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Updated boosters next week!

The Executive Briefing - Friday, September 8th

Health News:

  • Updated boosters may be ready as soon as next week, with approval set for later today. (ABC)
  • More study of the new Pirola (BA.2.86) variant shows it’s less worrisome than we initially feared - and Moderna says its updated boosters provide protection against it. (USA Today)
  • California is seeing a rise in COVID outbreaks with confirmed workplace transmission, everywhere from movie studios to libraries to talent agencies. (LA Times)
  • As Congress and employers try to figure out how to enact heat policies, workers pay the price. (KFF Health)
  • An E. coli outbreak linked to a shared daycare kitchen has sickened at least 128 children in Alberta, Canada. (CBC)
  • The FDA recalled oysters from Groton, CT for contamination. They may have been distributed to restaurants. (FDA)
  • Tofu was identified as the culprit in a Canadian Salmonella outbreak, the first time tofu has been linked to Salmonella. (MMWR)
  • There’s increased RSV in infants in Georgia and Florida, the CDC warned doctors this week. (CDC)
  • The US quietly terminated a controversial $125 million wildlife virus hunting program after some feared the research could cause another pandemic. (BMJ)
  • High levels of a blood protein may predict who will have COVID brain fog. (CIDRAP)
  • Officials are working to contain Chronic Wasting Disease, a fatal prion disease found in deer, before hunting season begins. (CIDRAP)
  • Paqui pulled its spicy “One-Chip Challenge” from store shelves after a teen’s death, which is being investigated. (AP)

Mental Health & Substance Use News:

  • Even in the most depressed county in the US where one-third of residents have been diagnosed with depression, stigma around mental health persists. (KFF Health)
  • The share of US overdose deaths caused by fake prescription pills is growing. (NPR)
  • Colleges are focusing on mental health as students return to school. (NC Health News)

If you or someone you know may be considering suicide or need help, call 988 or message the Crisis Text Line by texting HOME to 741741.

Best Questions

What’s the deal with the new variant? First, we heard it was a huge problem, and now it’s not a big deal. Which is it?

One of our favorite voices on COVID, Dr. Eric Topol, put it perfectly: “This has downgraded from a hurricane to not even a tropical storm.” New studies shared over the weekend confirm that while Pirola has a lot of mutations, the updated boosters that will be available as early as next week will provide protection against it. Even though it does have some immune escape, it’s not nearly as much as we feared. This is all good news but doesn’t mean we’re out of the woods yet. COVID hospitalizations have been rising for seven straight weeks, fueled by other Omicron subvariants, and just because BA.2.86 isn’t as bad as it could have been, it doesn’t mean it won’t cause waves. Today we’re just grateful that the new vaccines protect against Pirola and hope you’ll plan to get your fall booster and flu shot soon!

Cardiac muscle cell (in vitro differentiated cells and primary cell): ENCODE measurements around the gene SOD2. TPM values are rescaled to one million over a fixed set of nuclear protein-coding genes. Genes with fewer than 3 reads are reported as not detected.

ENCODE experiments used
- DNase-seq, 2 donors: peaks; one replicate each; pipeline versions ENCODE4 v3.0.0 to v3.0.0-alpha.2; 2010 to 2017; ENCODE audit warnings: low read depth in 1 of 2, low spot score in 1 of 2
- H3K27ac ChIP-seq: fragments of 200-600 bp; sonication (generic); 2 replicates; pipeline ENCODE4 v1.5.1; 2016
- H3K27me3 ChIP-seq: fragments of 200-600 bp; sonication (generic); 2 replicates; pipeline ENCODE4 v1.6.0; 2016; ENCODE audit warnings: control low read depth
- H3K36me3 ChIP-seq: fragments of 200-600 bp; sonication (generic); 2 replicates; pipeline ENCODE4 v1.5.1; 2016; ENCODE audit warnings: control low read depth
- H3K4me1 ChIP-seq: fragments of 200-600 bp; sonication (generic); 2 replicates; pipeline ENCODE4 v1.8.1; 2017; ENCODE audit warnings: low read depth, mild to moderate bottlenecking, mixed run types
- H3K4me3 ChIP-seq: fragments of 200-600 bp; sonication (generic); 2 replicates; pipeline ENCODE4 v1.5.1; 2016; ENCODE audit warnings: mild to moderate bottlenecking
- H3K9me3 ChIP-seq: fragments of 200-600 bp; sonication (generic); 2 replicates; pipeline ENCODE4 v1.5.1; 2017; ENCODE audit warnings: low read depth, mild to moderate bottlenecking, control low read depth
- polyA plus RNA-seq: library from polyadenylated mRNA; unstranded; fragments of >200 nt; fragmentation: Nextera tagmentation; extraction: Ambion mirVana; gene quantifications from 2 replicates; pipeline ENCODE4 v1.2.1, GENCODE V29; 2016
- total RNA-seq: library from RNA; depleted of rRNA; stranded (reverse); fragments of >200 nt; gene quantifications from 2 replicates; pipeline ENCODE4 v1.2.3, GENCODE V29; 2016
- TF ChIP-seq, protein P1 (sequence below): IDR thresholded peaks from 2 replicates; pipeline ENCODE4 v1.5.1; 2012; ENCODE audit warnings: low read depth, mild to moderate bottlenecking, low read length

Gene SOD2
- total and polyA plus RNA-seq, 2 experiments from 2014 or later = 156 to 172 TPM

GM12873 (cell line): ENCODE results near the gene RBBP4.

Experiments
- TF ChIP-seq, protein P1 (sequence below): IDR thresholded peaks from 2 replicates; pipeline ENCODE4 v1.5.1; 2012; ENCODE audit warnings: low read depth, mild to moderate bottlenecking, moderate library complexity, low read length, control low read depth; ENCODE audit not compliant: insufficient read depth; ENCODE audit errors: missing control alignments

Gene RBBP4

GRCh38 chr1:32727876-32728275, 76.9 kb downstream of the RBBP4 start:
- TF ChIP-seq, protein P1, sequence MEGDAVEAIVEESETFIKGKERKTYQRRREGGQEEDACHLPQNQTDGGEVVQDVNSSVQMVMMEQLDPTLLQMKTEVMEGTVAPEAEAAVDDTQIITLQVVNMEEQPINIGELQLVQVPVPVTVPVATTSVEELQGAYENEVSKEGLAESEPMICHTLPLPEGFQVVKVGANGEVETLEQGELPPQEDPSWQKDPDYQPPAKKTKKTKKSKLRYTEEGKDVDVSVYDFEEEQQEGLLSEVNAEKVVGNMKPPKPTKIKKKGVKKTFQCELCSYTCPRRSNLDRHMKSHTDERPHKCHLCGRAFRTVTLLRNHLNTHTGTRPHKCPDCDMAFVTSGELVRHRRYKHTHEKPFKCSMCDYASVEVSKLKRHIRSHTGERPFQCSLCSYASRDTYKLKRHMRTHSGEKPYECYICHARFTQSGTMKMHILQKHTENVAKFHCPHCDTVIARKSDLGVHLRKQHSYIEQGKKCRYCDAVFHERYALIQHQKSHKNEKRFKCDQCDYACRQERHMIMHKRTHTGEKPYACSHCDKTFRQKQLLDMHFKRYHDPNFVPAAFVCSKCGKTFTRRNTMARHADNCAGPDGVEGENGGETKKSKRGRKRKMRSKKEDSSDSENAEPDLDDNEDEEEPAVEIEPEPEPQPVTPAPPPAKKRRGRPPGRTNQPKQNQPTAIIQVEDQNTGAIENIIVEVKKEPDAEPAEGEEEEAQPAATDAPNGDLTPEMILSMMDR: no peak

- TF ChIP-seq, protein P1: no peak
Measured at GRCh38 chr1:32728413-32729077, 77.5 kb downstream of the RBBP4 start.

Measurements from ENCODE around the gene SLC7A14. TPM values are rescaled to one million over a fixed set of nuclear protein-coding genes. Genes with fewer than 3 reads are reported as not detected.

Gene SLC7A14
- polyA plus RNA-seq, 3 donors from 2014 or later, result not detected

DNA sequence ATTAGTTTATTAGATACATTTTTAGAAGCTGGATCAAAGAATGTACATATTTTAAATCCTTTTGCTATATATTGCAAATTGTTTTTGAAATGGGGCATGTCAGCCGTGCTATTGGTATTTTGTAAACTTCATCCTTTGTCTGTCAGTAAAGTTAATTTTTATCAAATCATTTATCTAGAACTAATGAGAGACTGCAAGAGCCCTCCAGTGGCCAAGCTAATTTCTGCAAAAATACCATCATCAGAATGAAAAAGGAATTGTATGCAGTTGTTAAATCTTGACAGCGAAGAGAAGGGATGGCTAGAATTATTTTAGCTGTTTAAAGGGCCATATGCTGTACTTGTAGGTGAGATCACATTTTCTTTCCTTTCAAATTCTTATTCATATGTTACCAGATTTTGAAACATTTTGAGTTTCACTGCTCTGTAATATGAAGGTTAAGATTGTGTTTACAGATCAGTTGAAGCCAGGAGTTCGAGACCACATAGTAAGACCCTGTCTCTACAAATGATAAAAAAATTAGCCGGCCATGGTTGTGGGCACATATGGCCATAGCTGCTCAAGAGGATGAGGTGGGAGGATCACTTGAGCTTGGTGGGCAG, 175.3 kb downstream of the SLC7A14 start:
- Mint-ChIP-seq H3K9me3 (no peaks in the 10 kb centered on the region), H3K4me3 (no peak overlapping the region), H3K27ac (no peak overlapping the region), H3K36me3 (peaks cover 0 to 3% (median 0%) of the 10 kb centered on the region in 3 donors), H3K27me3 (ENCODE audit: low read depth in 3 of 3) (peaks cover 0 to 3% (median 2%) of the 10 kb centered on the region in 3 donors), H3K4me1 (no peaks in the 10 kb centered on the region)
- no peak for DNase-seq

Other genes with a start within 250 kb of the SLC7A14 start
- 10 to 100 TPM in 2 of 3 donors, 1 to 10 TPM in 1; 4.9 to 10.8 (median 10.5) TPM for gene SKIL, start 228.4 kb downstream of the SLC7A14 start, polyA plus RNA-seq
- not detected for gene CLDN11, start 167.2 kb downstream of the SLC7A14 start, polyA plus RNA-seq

Sources: YLE, USA Today

If I have cold symptoms should I still be COVID testing?

Ultimately, we think you should. While we know that isolating for 5 days is a nuisance for some and a financial hardship for others, the reality is that everyone will be in close contact with someone who has a newborn baby or grandparent at home that needs to be protected. Even though we are living day to day with this virus, it’s still much deadlier than the flu - one study found over one in four patients hospitalized with COVID died, compared to less than one in ten with the flu. If you test negative, you still might have COVID, so it’s best to test a few days in a row if you have symptoms and to stay home if you’re sick even if you test negative. We’re all sick of it, but the virus is still here and we do have some control of whether we spread it to our friends, coworkers, and families.
Source: CIDRAP

Do we need to be as concerned about an employee reporting another type of E. coli rather than a shiga-toxin producing E. coli (STEC)?  

It’s not nearly as concerning from a foodborne illness perspective if an employee tests positive for a non-shiga-toxin-producing E. coli. The worst outbreaks are generally from E. coli O157:H7 or other STEC type E. coli. California is one example of a state that only requires reporting for STEC, also known as enterohemorrhagic (EHEC) or vero-toxin producing (VTEC). But for some state and county health departments, all E. coli cases are reportable, but different health departments respond differently to non-STEC E. coli. For example, in Iowa, all E. coli cases are reportable, but not all individual cases require public health investigations. If the employee had GI symptoms and tested positive for E. coli, you should assume that there’s a foodborne illness risk and act accordingly, but it may not require the same level of response as O157:H7. When in doubt, give ZHH a call and we can support you in figuring out the right next steps with the employee and the health department.
Source: IDPH, CDPH

Best Read:

A "flu" at the US Open? Hmm… Opinion | Dr. Jeremy Faust for MedPage Today

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Disclaimer: This post is meant for general information and educational purposes only and does not constitute, and is not intended as, any form of medical, legal or regulatory advice or a recommendation or suggestion regarding the same.  No recipient of this information should act or refrain from acting on the basis of this information without first seeking legal advice from counsel in the relevant jurisdiction.